Cookies on this website

We use cookies to ensure that we give you the best experience on our website. If you click 'Accept all cookies' we'll assume that you are happy to receive all cookies and you won't see this message again. If you click 'Reject all non-essential cookies' only necessary cookies providing core functionality such as security, network management, and accessibility will be enabled. Click 'Find out more' for information on how to change your cookie settings.

Background: The allure of interoperable systems is that they should improve patient safety and make health services more efficient. The UK's National Programme for IT has made great strides in achieving interoperability; through linkage to a national electronic spine. However, there has been criticism of the usability of the applications in the clinical environment. Method: Analysis of the procurement and assurance process to explore whether they predetermine usability. Results: Processes separate developers from users, and test products against theoretical assurance models of use rather than simulate or pilot in a clinical environment. The current process appears to be effective for back office systems and high risk applications, but too inflexible for developing applications for the clinical setting. Conclusions: For clinical applications agile techniques are more appropriate. Usability testing should become an integrated part of the contractual process and be introduced earlier in the development process. © 2010 European Federation for Medical Informatics. All rights reserved.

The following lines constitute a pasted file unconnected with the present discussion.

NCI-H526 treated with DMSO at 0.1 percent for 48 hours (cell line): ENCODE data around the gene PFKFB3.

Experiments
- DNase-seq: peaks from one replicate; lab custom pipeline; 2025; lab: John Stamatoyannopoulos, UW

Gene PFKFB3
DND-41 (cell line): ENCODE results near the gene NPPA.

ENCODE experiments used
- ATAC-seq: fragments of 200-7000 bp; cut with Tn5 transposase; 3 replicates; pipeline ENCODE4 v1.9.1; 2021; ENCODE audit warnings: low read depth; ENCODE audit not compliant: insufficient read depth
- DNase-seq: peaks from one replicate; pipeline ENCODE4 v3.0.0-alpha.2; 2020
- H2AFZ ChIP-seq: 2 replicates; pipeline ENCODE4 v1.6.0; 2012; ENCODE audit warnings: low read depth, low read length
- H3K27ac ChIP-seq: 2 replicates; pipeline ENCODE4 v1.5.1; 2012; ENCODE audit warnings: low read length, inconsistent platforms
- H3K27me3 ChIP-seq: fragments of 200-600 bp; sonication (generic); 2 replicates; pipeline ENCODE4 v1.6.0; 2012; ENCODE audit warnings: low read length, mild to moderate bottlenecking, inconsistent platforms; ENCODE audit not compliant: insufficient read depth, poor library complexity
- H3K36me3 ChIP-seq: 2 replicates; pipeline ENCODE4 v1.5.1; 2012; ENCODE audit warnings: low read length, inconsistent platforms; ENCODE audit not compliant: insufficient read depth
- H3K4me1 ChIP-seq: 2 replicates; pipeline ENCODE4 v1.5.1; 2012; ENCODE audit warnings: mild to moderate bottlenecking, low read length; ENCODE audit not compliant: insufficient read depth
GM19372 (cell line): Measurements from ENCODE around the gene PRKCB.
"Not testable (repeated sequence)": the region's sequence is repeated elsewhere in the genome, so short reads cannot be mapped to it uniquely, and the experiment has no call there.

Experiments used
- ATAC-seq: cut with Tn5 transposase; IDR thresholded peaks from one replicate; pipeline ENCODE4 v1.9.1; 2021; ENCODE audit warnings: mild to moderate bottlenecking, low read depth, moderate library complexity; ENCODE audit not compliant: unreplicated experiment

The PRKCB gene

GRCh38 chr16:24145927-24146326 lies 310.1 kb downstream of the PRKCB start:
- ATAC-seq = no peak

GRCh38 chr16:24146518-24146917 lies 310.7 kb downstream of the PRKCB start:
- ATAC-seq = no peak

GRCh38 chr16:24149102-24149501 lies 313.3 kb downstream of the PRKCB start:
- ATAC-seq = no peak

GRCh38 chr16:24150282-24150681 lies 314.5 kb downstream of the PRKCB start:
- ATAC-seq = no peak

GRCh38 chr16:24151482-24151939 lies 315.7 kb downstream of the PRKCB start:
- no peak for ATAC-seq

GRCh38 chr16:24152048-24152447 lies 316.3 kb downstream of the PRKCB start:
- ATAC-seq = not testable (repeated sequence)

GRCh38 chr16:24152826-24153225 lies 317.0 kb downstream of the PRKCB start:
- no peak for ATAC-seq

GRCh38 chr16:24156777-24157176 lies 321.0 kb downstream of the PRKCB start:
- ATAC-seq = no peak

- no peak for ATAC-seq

Original publication




Journal article


Studies in Health Technology and Informatics

Publication Date





143 - 149